The view from table 162
I’m sitting in Buffalo Wild Wings again tonight, eating wings while watching the MLB Al-Star Game on the big screen. I played trivia continuously from 3 to 9, but right now, I’m taking it easy, because I played yesterday from 4:30 until closing at 1 a.m. My brain is starting to smoke.
Bud Selig may have brought baseball back to Milwuakee when he bought the Seattle Pilots in 1970 and moved them to Wisconsin, but his idea of giving home field advantage to the winner of the All-Star Game is sub-moronic.
Let’s make an exhibition game featuring players from all 30 teams–as required by MLB rules–decide which team gets to play more home games in the most important baseball event on earth. How can the NBA and NHL make it so simple for their championship events by simply awarding home court or home ice to the team with the best record, and yet baseball can’t? The NFL doesn’t quite have it right, because there is a chance a division champion with a lesser record could be hosting a wild card from a stronger division, but more often than not, the team with the better record hosts playoff games leading up to the Super Bowl. Yet MLB has NEVER-not once–given home field in the World Series to the team with the best record.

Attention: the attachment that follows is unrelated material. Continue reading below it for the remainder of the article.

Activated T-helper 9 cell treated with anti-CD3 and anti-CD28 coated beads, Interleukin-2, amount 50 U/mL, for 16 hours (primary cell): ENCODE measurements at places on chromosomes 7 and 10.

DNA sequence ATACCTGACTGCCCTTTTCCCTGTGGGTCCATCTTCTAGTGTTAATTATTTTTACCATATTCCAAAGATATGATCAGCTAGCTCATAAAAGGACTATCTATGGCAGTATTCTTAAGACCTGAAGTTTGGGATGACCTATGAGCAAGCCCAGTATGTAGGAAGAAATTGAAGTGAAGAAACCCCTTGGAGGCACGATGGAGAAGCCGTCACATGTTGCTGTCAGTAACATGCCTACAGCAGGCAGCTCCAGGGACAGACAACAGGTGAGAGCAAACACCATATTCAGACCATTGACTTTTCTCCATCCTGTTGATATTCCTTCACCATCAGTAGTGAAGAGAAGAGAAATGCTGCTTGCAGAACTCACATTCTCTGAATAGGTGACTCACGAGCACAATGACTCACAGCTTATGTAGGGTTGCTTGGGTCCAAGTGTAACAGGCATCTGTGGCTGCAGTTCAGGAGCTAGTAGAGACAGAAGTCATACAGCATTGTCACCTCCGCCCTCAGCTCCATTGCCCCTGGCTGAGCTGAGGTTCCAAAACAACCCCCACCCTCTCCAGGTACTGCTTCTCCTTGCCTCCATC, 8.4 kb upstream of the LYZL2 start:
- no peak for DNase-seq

What’s the use of a 162-game schedule? Isn’t the idea of such a long schedule rewarding consistency? Then MLB decides consistency doesn’t mean crap for its most important event.
For the record, the AL leads 5-3 at the seventh inning stretch.